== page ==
Nipping at my heels. . . .

29 01 2011

It’s been that kind of week.

h/t LOLcats





And the walls come tumbling down

20 01 2011

I may have mentioned once or twice or fourteen time before my fascination with ruins.

Well, check out the amazing series of photos displayed over at The Kingston Lounge of buildings of the now-abandoned Riverside Hospital on North Brother Island in the East River.

The site, which is dedicated to “guerrilla preservation and urban archaeology”, also contains shots of the Brooklyn Navy Yard, Creedmore State Hospital, and others, contains both amazing shots and commentary on the history of these sites.

This is the “interior of the coal house, facing east”:

This is beautiful, peaceful even.

This next shot, however, disturbs me:

According to the commentary, the hospital was re-purposed a number of times, the last, as a drug-rehab facility and school; this is from the small auditorium.

Why does this image, out of the many, many displayed on the site, disturb me?

I think it’s the flip side of the fascination: ruins imply both absence and presence, remind us that something was there—that people were there—and now they’re gone. I’ve been in wilderness areas where it is tough to find any sign of human presence; I know I’m not the first person in these places, but it’s also clear that these forests and deserts exist quite outside of us, that they are immune to our existence.

But ruins, ruins are about us. We wouldn’t, couldn’t hang on, we had to abandon what we had claimed; the ruins, standing in rebuke, outlast us.

Okay, okay, they are signs of our mortality—why does this shot dismay?

Perhaps because, unlike those photos of the nurses quarters or examination rooms, this is clearly a place of gathering; its devastation calls out allll gone.

All. Gone.

~~~

Someone on WNYC recently referred to “ruin porn” (this in regard to a book on an abandoned Detroit factory), and I guess I’m guilty of that indulgence.

It moves me, to see what we leave behind.

And, in the end, it soothes me that all we leave behind will, someday, join us in the ground.





Gimme some loving!

20 01 2011

This was left on my comments to “Music Thief”:

The next time I learn a blog, I hope that it doesnt disappoint me as much as this one. I imply, I know it was my option to read, but I really thought youd have one thing attention-grabbing to say. All I hear is a bunch of whining about one thing that you would fix should you werent too busy on the lookout for attention.

Love it!





Critters with British accents

18 01 2011

I’m a sucker for stuff like this:

Me, I like the prairie dog.

h/t The Daily Dish

 





Wire in the blood

18 01 2011

Criminy.

First it was the zombies, and now it’s your regulation odd-duck/straight-laced British serial killer crime drama that’s giving me nightmares.

The hell. The rate this is going, the LOLcats will be haunting me.

And what the $%!! does “wire in the blood” mean, anyway?

Hmpf.

Guess I’ll have to watch the rest of the series to figure that out.





Eliminationist rhetoric: bad

16 01 2011

See, this is what I’m talking about:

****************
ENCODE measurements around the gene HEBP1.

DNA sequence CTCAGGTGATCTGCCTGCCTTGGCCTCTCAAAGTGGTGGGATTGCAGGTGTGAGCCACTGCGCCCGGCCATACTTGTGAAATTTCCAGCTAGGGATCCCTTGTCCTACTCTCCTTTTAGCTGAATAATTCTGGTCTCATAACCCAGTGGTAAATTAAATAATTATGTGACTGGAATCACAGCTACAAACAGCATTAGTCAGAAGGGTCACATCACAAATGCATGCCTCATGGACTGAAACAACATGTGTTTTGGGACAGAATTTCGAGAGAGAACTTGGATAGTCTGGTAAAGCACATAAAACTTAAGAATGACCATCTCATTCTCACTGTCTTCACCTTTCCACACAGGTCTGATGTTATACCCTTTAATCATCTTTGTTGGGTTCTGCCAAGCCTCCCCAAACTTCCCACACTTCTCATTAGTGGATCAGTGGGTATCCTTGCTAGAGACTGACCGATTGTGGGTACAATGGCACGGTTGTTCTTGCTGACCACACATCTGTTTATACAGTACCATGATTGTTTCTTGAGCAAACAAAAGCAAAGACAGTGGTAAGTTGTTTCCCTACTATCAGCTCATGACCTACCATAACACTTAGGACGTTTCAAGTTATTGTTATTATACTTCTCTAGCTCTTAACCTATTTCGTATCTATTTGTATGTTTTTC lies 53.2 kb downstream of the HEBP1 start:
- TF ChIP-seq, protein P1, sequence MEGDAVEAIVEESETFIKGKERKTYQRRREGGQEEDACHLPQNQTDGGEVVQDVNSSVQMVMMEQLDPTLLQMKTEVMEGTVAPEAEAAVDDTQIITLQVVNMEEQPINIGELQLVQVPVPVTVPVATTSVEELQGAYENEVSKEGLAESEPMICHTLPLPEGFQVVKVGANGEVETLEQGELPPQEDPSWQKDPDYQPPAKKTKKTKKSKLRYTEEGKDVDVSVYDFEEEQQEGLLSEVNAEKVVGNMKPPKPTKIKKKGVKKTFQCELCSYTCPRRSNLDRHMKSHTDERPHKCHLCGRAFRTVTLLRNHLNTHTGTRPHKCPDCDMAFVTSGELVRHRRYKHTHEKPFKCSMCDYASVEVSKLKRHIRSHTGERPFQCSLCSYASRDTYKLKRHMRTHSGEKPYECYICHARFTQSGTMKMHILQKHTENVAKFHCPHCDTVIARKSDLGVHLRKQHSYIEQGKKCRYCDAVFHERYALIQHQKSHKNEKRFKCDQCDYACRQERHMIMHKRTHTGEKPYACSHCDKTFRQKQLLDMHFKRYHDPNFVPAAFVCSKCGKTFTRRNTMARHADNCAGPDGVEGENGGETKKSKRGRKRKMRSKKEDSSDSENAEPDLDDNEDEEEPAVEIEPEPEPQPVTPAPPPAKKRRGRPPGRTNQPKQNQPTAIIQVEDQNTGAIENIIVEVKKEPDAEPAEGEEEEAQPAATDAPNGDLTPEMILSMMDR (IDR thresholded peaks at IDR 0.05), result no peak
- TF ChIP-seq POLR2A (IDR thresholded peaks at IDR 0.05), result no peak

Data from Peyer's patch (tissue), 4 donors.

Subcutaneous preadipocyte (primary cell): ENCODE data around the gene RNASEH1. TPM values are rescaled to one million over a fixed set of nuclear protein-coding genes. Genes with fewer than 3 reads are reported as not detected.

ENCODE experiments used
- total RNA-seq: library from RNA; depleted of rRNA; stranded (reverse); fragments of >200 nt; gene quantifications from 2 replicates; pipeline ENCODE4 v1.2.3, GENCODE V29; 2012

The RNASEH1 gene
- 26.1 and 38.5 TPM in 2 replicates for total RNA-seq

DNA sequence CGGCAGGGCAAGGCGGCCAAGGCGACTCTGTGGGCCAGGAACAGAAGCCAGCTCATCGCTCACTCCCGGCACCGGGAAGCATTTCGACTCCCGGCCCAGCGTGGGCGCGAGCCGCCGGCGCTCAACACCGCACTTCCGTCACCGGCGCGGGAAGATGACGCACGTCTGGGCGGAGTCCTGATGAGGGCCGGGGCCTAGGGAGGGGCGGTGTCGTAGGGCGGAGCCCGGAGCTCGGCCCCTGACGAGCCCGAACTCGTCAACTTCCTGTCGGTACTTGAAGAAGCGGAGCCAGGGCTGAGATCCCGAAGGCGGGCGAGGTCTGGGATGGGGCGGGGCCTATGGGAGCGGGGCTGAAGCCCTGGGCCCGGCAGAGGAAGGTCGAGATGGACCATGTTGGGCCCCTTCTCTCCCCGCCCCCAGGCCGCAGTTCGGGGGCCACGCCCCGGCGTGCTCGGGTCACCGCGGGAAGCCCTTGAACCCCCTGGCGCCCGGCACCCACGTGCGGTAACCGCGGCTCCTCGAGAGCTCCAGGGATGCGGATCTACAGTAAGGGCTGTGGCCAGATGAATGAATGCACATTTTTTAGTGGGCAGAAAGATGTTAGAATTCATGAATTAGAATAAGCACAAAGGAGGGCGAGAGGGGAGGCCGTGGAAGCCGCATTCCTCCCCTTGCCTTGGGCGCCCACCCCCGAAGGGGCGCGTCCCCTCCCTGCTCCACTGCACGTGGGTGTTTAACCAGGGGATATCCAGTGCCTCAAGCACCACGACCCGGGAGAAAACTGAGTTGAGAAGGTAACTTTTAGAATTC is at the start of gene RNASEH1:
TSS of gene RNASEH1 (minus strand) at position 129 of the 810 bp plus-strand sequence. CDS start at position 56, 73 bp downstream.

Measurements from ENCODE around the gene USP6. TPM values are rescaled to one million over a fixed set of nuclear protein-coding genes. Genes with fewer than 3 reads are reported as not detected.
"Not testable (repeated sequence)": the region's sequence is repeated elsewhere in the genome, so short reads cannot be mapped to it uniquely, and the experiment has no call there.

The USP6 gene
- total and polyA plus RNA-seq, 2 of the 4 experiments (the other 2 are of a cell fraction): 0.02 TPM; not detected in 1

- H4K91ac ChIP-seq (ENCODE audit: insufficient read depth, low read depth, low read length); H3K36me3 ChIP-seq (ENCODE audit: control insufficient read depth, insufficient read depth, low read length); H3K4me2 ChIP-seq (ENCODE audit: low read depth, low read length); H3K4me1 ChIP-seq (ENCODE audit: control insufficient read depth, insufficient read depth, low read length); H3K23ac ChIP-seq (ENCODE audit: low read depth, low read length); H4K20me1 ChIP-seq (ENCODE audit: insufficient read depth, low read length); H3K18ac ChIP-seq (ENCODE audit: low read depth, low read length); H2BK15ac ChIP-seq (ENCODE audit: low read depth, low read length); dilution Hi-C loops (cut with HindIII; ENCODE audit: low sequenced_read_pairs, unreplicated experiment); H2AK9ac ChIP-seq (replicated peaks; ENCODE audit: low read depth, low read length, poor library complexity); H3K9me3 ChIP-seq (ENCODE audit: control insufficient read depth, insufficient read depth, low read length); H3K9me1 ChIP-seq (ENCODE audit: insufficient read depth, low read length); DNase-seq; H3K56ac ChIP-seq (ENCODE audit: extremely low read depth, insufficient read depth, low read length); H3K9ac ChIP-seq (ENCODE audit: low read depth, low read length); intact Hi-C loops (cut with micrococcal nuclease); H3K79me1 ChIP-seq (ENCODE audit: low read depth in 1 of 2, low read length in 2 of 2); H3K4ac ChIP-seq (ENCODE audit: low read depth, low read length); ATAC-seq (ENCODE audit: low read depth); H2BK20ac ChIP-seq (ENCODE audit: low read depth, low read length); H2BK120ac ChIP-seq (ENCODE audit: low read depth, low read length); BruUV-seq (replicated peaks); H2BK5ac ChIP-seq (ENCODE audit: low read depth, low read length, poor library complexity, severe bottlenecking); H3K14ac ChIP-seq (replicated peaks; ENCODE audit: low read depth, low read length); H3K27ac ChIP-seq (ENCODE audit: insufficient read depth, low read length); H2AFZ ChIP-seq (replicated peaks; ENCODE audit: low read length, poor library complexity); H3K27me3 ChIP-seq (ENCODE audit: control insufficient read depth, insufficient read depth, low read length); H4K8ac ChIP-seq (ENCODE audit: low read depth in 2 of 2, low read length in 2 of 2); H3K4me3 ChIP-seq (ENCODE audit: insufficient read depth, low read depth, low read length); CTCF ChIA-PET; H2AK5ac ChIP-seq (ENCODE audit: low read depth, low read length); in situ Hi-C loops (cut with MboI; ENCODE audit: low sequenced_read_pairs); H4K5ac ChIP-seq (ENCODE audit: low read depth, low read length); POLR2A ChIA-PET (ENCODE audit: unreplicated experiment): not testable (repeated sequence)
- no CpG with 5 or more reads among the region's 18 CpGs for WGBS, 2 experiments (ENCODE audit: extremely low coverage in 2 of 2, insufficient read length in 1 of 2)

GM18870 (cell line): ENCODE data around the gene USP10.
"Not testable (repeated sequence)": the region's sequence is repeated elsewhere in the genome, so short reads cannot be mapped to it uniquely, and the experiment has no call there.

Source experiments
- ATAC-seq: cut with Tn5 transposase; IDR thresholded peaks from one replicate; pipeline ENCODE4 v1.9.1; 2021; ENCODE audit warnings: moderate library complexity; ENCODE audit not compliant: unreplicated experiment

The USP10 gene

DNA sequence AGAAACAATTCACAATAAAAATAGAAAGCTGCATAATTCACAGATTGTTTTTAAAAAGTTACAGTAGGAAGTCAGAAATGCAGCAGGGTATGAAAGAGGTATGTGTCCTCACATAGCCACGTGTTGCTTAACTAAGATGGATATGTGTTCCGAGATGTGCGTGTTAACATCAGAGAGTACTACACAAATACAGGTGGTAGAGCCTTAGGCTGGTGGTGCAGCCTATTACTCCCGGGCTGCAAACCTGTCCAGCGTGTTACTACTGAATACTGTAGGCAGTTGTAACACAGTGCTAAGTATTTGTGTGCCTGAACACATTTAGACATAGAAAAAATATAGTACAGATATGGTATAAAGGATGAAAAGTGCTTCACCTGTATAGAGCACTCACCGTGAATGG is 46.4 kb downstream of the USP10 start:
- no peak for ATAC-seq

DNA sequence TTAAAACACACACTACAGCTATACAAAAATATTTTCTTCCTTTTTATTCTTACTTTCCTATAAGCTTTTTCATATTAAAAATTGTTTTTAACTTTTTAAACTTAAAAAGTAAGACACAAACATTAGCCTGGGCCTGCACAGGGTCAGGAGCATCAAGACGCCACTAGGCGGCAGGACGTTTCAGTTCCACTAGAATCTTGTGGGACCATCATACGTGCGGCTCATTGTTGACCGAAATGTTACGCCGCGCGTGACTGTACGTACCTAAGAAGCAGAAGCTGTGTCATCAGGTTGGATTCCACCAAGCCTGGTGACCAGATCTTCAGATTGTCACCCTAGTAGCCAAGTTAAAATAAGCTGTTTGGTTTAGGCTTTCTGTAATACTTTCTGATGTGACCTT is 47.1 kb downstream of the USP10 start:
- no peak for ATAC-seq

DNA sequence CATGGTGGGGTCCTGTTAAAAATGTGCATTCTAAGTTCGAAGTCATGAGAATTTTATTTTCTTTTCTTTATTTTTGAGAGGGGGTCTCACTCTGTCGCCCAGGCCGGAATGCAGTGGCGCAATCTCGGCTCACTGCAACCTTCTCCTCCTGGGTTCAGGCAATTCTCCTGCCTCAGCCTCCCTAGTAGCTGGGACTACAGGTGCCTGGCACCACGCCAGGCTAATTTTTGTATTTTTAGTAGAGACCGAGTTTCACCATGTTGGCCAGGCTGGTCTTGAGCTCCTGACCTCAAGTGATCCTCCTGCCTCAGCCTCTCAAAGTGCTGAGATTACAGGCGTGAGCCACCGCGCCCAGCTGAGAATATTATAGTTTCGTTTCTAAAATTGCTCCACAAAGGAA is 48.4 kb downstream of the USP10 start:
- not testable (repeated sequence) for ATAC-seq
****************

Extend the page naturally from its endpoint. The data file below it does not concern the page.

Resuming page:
A few bits from Insurrection Timeline:

  • April 4, 2009—Neo-Nazi Richard Poplawski shoots and kills three police officers responding to a 911 call to his home in Pittsburgh. His friend Edward Perkovic tells reporters that Poplawski feared “the Obama gun ban that’s on its way” and “didn’t like our rights being infringed upon.” Perkovic also commented that Poplawski carried out the shooting because “if anyone tried to take his firearms, he was gonna’ stand by what his forefathers told him to do.”
  • May 31, 2009—Scott P. Roeder shoots and kills Dr. George Tiller, an abortion provider, in the foyer of Reformation Lutheran Church in Wichita, Kansas. The FBI lists Roeder as a member of the Montana Freemen, a radical anti-government group. In April 1996, he had been pulled over in Topeka, Kansas, for driving with a homemade license plate.  Police found a military-style rifle, ammunition, a blasting cap, a fuse cord, a one-pound can of gunpowder, and two 9-volt batteries in his car.
  • July 13, 2009—Gilbert Ortez, Jr. kills a police deputy in Chambers County, Texas, with an assault rifle. Police were responding to reports that Ortez or his wife had fired shots at utility workers in the area. Police searching Ortez’s mobile home after a 10-hour standoff find more than 100 explosive devices; Nazi drawings and extremist literature; and several additional firearms.

Go to the website for many many many—sigh—more examples.

Tom Scocca makes direct connections between violent rhetoric and violent acts:

[R]egarding this crazy, evidence-free narrative about how right-wing media incited someone to violence? The one dictated to the leftist media by their bosses at the Democratic National Committee? Here’s what happened a little less than six months ago:

A California man accused in a shootout with California Highway Patrol officers in Oakland early Sunday told officials that he traveled to San Francisco and planned to attack two nonprofit groups there “to start a revolution,” according to a probable cause statement released by police.

Bryon Williams, 45, a convicted felon with two prior bank robbery convictions, targeted workers at the American Civil Liberties Union and the Tides Foundation, said Oakland police Sgt. Michael Weisenberg in court documents.
And where did Williams get the idea that he should load up his mother’s pickup truck with guns and go try to assassinate members of liberal organizations?